Adolescent rats exposed to the active ingredient in marijuana, THC, experience molecular changes in the brain that resemble those in schizophrenia, found a recent study from Western University. These changes did not occur in adult rats exposed in the same way. Marijuana is said to be the most commonly used illegal drug in Canada. 44 per cent of Canadians say they have used it at least once.
“Not only did we see molecular changes in the brain that were very consistent with what we see in the brain of a human that has schizophrenia, we saw this very profound disregulation of the dopamine system which is also a very important pathology that’s associated with schizophrenia,” said Prof. Steven Laviolette who worked on the study.Listen
Other studies suggest psychiatric effects too
These results are consistent with other scientific evidence that has come out recently showing that if teenagers are exposed to high levels of marijuana during brain development they are at increased risk of developing psychiatric problems in later adulthood such as schizophrenia. Until now, it was not clear what the underlying mechanisms are.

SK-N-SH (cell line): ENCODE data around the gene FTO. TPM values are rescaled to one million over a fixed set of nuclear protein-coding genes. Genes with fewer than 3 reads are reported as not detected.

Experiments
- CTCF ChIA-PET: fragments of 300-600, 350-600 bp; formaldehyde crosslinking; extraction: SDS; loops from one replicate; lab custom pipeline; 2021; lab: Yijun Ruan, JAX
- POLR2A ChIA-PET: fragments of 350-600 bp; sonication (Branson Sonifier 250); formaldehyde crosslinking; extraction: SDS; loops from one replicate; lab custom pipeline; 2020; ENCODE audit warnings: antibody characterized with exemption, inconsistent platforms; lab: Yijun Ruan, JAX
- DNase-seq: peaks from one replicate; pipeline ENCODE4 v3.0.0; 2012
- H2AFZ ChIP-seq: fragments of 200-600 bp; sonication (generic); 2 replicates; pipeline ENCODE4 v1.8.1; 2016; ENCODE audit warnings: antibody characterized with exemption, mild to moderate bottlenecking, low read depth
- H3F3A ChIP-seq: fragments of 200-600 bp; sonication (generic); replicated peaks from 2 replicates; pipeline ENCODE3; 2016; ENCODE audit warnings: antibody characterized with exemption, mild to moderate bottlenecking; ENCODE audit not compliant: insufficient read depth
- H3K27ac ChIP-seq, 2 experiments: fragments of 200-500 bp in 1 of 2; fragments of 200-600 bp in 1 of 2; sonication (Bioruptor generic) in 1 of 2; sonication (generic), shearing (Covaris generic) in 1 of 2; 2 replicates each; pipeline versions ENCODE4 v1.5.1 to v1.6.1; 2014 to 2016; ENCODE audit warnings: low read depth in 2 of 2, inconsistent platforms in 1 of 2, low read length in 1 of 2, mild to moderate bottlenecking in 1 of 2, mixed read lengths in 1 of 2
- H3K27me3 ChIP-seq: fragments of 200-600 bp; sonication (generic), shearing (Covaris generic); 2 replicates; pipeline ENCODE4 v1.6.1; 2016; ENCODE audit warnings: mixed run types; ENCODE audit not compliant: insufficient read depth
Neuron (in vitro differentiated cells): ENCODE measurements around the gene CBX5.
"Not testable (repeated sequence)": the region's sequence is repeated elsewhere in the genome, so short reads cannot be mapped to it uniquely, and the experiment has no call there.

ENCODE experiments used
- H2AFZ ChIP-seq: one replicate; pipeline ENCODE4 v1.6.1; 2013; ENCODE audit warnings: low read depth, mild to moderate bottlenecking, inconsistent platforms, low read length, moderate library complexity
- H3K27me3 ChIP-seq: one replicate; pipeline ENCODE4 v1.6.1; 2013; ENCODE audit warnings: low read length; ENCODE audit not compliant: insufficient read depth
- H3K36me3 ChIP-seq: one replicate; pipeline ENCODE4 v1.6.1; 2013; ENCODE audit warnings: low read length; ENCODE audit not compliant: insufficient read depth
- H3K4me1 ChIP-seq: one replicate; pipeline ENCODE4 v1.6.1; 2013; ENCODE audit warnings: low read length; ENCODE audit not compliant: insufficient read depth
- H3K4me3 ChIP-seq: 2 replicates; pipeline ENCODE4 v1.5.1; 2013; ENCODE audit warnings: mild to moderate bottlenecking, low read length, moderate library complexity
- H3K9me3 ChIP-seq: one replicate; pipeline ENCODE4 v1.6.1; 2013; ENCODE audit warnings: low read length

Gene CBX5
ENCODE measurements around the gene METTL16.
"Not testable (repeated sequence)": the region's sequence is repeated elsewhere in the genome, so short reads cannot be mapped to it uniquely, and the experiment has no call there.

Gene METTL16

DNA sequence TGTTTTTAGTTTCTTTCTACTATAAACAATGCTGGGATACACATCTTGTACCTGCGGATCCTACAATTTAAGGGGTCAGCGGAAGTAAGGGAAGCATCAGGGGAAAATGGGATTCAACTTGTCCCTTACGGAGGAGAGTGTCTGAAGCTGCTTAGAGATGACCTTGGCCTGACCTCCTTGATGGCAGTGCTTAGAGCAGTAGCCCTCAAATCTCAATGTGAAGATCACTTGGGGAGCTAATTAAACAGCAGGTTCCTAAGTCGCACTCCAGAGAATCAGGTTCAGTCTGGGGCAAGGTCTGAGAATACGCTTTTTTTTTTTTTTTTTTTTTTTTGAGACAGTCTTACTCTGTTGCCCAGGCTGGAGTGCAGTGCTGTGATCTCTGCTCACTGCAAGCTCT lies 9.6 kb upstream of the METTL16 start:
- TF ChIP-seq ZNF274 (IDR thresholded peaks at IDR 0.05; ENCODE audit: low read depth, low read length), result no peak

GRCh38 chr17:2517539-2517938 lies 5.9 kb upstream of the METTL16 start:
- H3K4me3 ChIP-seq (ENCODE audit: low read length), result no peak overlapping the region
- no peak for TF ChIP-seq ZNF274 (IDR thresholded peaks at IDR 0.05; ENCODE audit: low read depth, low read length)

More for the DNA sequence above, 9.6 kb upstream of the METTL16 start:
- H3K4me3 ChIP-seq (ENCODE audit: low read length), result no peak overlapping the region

This study could in future help predict who is most likely to suffer these kinds of effects.
A need to be cautious, says researcher
The newly-elected prime minister of Canada has vowed to legalize marijuana and Laviolette thinks this study is highly relevant. “What these findings suggest is that we really do need to be cautious about restricting access to, especially strains of marijuana that have high levels of THC, to young adolescents—teenagers that are going through a period of brain development.”
“In many ways, I think it speaks in favour of a legalization approach because it allows the government to more closely regulate the amounts of THC that are in strains of marijuana and also provide access points that are regulated and controlled, as opposed to the black market which really has no regulation at all,” concludes Laviolette.
The study was published in the January issue of the journal Cerebral Cortex.